Archdiocese Local Religious life Schools

Obsessed professed

by Kara Hansen

For 94 years, these two sisters have done nearly everything together.

As teenagers, they became nuns together, joining the same religious order within two years of each other.

As adults, they combined to spend nearly 80 years educating children.

And together, they have witnessed firsthand some of the greatest changes the Catholic Church and their own religious order have ever undergone.

The two haven’t let such weighty matters overshadow the really important things in life, however.

Like football.

These two “super-fans,” 94-year-old Sister Lorene and 95-year-old Sister Gervase Judge, are the ideal sports fans. Not easily discouraged, unfailingly upbeat, the two Benedictines root for their Benedictine College Ravens through good times and bad.

It doesn’t hurt that the nonagenarians share a “forever young” attitude that has them sassing reporters as readily as football coaches.

When asked how old she was, for example, Sister Gervase didn’t hesitate.

“I’m 25,” she quipped, with a perfectly straight face.

The sisters were passionate about their team long before the BC coach discovered that his most loyal fan base resided in a monastery.

But when head football coach Larry Wilcox did learn that the two sisters were especially fond of his team, he was intrigued.

“We heard that Sister Lorene and Sister Gervase were big fans of BC football,” said Wilcox, “and listened to our games on the radio religiously.”

So Coach Wilcox, who had previously never met the two women, struck up a friendship with them that has only deepened in the decade he has known them. He visits them regularly at the monastery and attended each of their 75th anniversary jubilee celebrations.

“They are amazing people with a lifetime of experiences,” explained the coach. “The two have been professed for over 75 years now and are still going strong and sharp. They are just neat, fun people who light up your day.”

The admiration is mutual.

“We listen to his post-game talks, and I’ve never once heard him belittle or run down a player,” said Sister Gervase. “He always appreciates what the kids do.”

Wilcox appreciates what the Judge sisters do as well.

“They get a little excited if things are going well — or if they aren’t going well for the team,” said Wilcox.

“They’ve even been known to throw some holy water on the radio,” he said with a laugh. “It has probably helped us out more than a few times over the years.”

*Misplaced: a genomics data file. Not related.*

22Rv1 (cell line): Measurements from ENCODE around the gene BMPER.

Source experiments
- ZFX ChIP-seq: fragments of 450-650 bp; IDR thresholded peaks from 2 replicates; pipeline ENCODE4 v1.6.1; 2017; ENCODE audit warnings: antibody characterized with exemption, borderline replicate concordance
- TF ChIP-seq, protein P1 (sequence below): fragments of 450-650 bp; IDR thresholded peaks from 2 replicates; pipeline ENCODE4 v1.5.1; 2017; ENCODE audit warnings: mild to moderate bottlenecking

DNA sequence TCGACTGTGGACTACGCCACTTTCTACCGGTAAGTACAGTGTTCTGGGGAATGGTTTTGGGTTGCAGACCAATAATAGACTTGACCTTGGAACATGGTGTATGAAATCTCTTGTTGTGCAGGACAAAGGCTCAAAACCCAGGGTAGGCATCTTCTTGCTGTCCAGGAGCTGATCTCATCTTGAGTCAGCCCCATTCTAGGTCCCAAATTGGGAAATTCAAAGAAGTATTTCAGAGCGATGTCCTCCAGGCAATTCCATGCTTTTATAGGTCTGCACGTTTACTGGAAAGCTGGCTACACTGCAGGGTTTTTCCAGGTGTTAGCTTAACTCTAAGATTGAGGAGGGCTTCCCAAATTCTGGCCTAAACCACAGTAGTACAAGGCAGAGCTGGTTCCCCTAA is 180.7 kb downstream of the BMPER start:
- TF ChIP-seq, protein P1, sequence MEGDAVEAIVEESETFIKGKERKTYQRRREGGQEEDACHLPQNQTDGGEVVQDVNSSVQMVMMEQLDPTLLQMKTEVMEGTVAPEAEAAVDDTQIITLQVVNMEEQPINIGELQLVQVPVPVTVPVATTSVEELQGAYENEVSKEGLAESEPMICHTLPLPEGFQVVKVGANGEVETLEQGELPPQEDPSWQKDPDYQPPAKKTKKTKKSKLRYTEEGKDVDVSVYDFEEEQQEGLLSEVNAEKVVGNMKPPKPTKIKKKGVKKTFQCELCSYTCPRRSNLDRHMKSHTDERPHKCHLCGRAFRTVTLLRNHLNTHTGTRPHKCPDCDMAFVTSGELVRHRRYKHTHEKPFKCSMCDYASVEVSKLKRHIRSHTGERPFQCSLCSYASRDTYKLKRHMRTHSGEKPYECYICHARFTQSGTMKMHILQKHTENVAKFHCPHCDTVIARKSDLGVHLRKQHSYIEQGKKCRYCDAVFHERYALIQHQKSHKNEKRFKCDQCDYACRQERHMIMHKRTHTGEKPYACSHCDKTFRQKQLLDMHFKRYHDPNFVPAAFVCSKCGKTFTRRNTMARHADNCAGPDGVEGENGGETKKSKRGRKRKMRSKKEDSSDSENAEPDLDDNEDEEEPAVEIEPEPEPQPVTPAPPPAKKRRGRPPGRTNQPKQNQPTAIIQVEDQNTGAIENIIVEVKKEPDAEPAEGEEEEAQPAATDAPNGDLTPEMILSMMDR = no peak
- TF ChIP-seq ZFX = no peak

After the game, the nuns often send a card congratulating the team on its hard work and letting the players know how much they enjoyed the game.

Although it started as a way for the two sisters to let the players know they were appreciated and someone was praying for them, it has now become part of the Raven tradition.

“We hang up the cards in the locker room so our guys know these two Sisters care about them and are praying for them,” said Wilcox.

The team has been over to see the Sisters several times and, at the coaching staff’s suggestion, the two even posed in team apparel for a football poster two years ago.

But in spite of — or perhaps because of — their status as honorary mascots of the team — Sister Lorene and Sister Gervase often weigh in with advice for the coach.

“They like to put their two cents in, just like everyone else,” said Wilcox, “but they are nothing but positive.

“Mostly they offer words of encouragement, and tell us to work hard, stay committed, and that it doesn’t hurt to say a prayer once in awhile.”

Out of a desire to honor the Sisters’ loyalty and support in some way, Wilcox and his team planted two trees near Raven Stadium, complete with plaques, each bearing the name of one of the Sisters. He hopes that — and a special recognition at BC’s homecoming game on Oct. 20 — will be a fitting tribute to the two women who have stayed so rooted in their commitment as Benedictine football fans.

“It will be an acknowledgment of how special they are to us,” said Wilcox.

Sister Lorene and Sister Gervase said they never expected the honor, but that they hope the two trees will stand together for many years — just as they have.

“I hope they planted a big, strong tree,” said Sister Gervase, grinning. “I want it to be around for awhile.”

About the author

Kara Hansen

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